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Rural health workforce audit 'screams' for health reforms

By Ged Kearney - posted Thursday, 5 June 2008

People living in rural and remote Australia face huge difficulties in accessing comprehensive health care. In addition to distance, one of the most significant barriers is the lack of rural and remote health practitioners. The federal government recently carried out a rural health audit assessing health workforce numbers. This showed a considerable shortage of health care professionals working in rural and remote areas, except perhaps for nurses.

On reading the report one could be lead to assume there is no problem for nursing in rural and remote areas, that nurses and midwives are evenly distributed across regional Australia and in the bush. However, just because their per capita distribution is the same as metropolitan settings, doesn’t mean there are enough of them. The most conservative of estimates puts the rural and remote shortage at 6,000 nurses and midwives needed to even begin to provide an appropriate level of service for people in rural and remote communities.

The audit essentially showed what people living and working in rural and remote settings already know: nurses and midwives are “holding the fort” in delivering rural and remote primary health care.


Despite being the largest workforce in rural health and continually bringing crucial primary health care to people living in rural and remote Australia, the efforts of nurses and midwives to improve access to health services are hampered by legislation and an overall lack of support.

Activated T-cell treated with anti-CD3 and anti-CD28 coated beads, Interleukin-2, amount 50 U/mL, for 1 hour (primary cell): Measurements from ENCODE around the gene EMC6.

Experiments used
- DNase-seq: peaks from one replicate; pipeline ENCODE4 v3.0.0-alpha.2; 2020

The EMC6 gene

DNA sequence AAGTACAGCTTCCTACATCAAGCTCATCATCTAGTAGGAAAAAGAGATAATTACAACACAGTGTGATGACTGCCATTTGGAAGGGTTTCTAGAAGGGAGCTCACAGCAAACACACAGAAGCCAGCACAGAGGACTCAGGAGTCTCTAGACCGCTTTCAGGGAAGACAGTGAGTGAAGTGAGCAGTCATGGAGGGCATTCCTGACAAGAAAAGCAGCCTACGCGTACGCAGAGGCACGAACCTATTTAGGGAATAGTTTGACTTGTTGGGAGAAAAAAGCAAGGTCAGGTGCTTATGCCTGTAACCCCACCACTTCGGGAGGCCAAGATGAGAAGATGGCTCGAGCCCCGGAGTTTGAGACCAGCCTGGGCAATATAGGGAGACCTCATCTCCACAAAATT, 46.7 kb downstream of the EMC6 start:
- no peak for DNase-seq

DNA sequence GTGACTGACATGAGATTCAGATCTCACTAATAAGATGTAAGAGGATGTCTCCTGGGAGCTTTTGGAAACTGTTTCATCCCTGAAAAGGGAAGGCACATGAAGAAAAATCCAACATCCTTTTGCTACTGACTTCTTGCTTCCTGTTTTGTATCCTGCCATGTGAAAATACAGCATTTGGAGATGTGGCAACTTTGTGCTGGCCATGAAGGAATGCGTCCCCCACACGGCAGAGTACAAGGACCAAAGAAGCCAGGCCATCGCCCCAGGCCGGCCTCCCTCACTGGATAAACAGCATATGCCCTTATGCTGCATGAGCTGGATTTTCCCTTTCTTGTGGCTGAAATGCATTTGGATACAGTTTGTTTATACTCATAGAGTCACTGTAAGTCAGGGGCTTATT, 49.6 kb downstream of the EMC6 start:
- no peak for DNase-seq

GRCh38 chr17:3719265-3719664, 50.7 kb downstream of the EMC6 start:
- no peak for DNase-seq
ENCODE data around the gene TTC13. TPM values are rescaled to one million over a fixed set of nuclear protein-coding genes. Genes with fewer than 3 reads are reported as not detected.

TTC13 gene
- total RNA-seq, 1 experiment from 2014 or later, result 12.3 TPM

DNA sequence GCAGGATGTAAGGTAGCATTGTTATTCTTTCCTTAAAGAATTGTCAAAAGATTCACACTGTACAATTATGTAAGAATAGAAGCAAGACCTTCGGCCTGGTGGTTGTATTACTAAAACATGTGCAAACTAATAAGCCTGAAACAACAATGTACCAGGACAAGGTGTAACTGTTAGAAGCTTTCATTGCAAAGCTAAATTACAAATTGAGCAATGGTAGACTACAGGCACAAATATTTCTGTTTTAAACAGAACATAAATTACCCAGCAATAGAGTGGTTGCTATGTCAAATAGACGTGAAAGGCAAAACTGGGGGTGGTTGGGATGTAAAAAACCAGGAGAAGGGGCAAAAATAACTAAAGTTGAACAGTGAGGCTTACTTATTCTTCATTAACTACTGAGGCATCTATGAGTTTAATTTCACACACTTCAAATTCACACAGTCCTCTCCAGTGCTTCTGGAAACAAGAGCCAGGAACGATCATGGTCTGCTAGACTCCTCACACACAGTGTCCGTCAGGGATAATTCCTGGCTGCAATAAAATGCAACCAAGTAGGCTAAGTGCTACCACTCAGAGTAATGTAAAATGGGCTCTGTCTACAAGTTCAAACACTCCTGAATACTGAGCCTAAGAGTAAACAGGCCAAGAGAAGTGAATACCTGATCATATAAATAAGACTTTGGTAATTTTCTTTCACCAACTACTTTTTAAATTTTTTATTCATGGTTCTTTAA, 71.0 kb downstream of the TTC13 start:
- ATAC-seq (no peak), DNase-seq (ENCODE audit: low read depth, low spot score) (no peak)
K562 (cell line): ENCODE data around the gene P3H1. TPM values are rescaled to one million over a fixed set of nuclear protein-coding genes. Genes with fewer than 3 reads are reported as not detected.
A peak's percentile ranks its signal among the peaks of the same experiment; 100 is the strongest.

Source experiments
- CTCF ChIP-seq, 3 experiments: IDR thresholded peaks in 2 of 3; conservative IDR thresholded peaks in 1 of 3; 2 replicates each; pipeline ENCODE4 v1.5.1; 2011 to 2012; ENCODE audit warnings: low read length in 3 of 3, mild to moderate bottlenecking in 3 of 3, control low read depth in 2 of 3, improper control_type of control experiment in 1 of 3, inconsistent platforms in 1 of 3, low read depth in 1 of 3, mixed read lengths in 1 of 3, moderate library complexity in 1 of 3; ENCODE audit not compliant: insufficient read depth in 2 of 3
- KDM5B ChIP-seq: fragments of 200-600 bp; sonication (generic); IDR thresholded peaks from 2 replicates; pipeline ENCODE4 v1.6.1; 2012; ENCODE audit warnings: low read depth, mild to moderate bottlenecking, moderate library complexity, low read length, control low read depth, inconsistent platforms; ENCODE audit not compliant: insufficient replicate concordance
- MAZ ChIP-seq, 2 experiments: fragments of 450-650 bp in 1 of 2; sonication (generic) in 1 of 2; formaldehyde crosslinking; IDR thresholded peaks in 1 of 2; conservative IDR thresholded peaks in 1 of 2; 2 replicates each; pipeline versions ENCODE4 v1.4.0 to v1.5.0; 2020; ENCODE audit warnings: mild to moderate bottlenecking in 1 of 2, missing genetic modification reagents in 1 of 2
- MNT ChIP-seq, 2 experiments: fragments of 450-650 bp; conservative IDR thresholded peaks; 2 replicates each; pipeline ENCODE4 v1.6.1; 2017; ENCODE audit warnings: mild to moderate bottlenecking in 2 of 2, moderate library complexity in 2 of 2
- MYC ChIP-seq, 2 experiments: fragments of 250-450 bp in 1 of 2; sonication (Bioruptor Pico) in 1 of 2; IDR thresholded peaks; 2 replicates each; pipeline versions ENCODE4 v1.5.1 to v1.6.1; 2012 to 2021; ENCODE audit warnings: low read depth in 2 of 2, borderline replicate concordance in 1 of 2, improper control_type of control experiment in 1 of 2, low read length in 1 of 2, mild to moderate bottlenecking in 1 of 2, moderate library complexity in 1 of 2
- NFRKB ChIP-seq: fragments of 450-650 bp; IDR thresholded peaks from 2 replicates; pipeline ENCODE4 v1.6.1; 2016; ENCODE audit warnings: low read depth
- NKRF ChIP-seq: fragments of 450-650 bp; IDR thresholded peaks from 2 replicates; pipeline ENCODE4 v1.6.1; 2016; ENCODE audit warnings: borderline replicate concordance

One of the existing problems in the rural and remote health workforce is a high turnover. Nurses and midwives willing to commit to rural and remote communities must be given the support that has been identified as necessary for other health professionals such as doctors, if only to reward their commitment and motivate them to stick around in what is often a challenging working environment.

There are basic steps that could be instituted now which would begin to address some existing disincentives for nurses and midwives, for instance: single nurse posts should be abolished and adequate occupational health and safety measures for nurses and midwives in remote communities established; incentives available to doctors could be made available to nurses, midwives and other health professionals, including locum relief to facilitate professional development; and increasing access to IT resources would enable health practitioners to deliver care and receive appropriate back up where ever they are in Australia..

This type of support will aid in attracting the best health care practitioners to these areas and will reward the commitment of those who are already there. Nurses who commit to rural and remote health deserve the opportunity to safely and effectively deliver quality health care to all people and should not have their efforts frustrated.